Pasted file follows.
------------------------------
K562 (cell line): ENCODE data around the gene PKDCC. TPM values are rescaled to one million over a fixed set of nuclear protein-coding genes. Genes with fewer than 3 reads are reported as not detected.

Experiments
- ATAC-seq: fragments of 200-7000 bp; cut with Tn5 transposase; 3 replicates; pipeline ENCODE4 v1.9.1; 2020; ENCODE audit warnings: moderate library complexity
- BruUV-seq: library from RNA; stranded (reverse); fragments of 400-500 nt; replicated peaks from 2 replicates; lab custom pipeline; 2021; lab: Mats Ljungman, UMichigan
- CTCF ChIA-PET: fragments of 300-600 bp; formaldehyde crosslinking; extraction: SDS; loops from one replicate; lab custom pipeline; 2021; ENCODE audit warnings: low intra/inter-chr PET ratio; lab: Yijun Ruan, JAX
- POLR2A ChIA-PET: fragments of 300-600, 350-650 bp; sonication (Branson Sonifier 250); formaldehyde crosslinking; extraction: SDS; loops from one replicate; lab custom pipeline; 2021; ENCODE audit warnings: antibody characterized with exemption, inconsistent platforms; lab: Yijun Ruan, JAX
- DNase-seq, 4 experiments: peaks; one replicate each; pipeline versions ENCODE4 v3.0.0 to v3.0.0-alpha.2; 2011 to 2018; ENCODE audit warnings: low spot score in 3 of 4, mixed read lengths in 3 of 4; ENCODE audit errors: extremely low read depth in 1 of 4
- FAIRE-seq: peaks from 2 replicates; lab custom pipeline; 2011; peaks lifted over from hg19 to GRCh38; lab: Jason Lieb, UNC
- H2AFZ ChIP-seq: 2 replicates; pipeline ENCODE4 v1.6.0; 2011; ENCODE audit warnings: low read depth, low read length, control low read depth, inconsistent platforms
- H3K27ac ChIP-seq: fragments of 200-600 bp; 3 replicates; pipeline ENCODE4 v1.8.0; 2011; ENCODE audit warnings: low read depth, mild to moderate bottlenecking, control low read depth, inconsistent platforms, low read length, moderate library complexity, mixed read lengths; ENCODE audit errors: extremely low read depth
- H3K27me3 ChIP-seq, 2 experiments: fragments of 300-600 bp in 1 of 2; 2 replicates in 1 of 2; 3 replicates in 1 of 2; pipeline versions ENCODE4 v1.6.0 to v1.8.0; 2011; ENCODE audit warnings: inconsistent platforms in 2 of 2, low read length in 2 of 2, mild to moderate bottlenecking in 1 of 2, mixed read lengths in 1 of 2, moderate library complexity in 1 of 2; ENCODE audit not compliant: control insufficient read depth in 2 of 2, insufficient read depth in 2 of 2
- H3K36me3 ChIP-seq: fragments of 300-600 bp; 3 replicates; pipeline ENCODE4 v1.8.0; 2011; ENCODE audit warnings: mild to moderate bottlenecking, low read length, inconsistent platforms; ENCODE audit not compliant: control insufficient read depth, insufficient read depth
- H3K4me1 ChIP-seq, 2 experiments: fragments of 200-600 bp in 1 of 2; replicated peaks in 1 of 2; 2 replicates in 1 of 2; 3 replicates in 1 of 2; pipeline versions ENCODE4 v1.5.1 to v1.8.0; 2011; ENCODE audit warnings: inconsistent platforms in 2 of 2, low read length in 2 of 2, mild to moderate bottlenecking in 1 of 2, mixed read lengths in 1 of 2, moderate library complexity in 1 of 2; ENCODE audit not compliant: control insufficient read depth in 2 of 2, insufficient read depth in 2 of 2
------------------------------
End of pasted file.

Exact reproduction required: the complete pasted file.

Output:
K562 (cell line): ENCODE data around the gene PKDCC. TPM values are rescaled to one million over a fixed set of nuclear protein-coding genes. Genes with fewer than 3 reads are reported as not detected.

Experiments
- ATAC-seq: fragments of 200-7000 bp; cut with Tn5 transposase; 3 replicates; pipeline ENCODE4 v1.9.1; 2020; ENCODE audit warnings: moderate library complexity
- BruUV-seq: library from RNA; stranded (reverse); fragments of 400-500 nt; replicated peaks from 2 replicates; lab custom pipeline; 2021; lab: Mats Ljungman, UMichigan
- CTCF ChIA-PET: fragments of 300-600 bp; formaldehyde crosslinking; extraction: SDS; loops from one replicate; lab custom pipeline; 2021; ENCODE audit warnings: low intra/inter-chr PET ratio; lab: Yijun Ruan, JAX
- POLR2A ChIA-PET: fragments of 300-600, 350-650 bp; sonication (Branson Sonifier 250); formaldehyde crosslinking; extraction: SDS; loops from one replicate; lab custom pipeline; 2021; ENCODE audit warnings: antibody characterized with exemption, inconsistent platforms; lab: Yijun Ruan, JAX
- DNase-seq, 4 experiments: peaks; one replicate each; pipeline versions ENCODE4 v3.0.0 to v3.0.0-alpha.2; 2011 to 2018; ENCODE audit warnings: low spot score in 3 of 4, mixed read lengths in 3 of 4; ENCODE audit errors: extremely low read depth in 1 of 4
- FAIRE-seq: peaks from 2 replicates; lab custom pipeline; 2011; peaks lifted over from hg19 to GRCh38; lab: Jason Lieb, UNC
- H2AFZ ChIP-seq: 2 replicates; pipeline ENCODE4 v1.6.0; 2011; ENCODE audit warnings: low read depth, low read length, control low read depth, inconsistent platforms
- H3K27ac ChIP-seq: fragments of 200-600 bp; 3 replicates; pipeline ENCODE4 v1.8.0; 2011; ENCODE audit warnings: low read depth, mild to moderate bottlenecking, control low read depth, inconsistent platforms, low read length, moderate library complexity, mixed read lengths; ENCODE audit errors: extremely low read depth
- H3K27me3 ChIP-seq, 2 experiments: fragments of 300-600 bp in 1 of 2; 2 replicates in 1 of 2; 3 replicates in 1 of 2; pipeline versions ENCODE4 v1.6.0 to v1.8.0; 2011; ENCODE audit warnings: inconsistent platforms in 2 of 2, low read length in 2 of 2, mild to moderate bottlenecking in 1 of 2, mixed read lengths in 1 of 2, moderate library complexity in 1 of 2; ENCODE audit not compliant: control insufficient read depth in 2 of 2, insufficient read depth in 2 of 2
- H3K36me3 ChIP-seq: fragments of 300-600 bp; 3 replicates; pipeline ENCODE4 v1.8.0; 2011; ENCODE audit warnings: mild to moderate bottlenecking, low read length, inconsistent platforms; ENCODE audit not compliant: control insufficient read depth, insufficient read depth
- H3K4me1 ChIP-seq, 2 experiments: fragments of 200-600 bp in 1 of 2; replicated peaks in 1 of 2; 2 replicates in 1 of 2; 3 replicates in 1 of 2; pipeline versions ENCODE4 v1.5.1 to v1.8.0; 2011; ENCODE audit warnings: inconsistent platforms in 2 of 2, low read length in 2 of 2, mild to moderate bottlenecking in 1 of 2, mixed read lengths in 1 of 2, moderate library complexity in 1 of 2; ENCODE audit not compliant: control insufficient read depth in 2 of 2, insufficient read depth in 2 of 2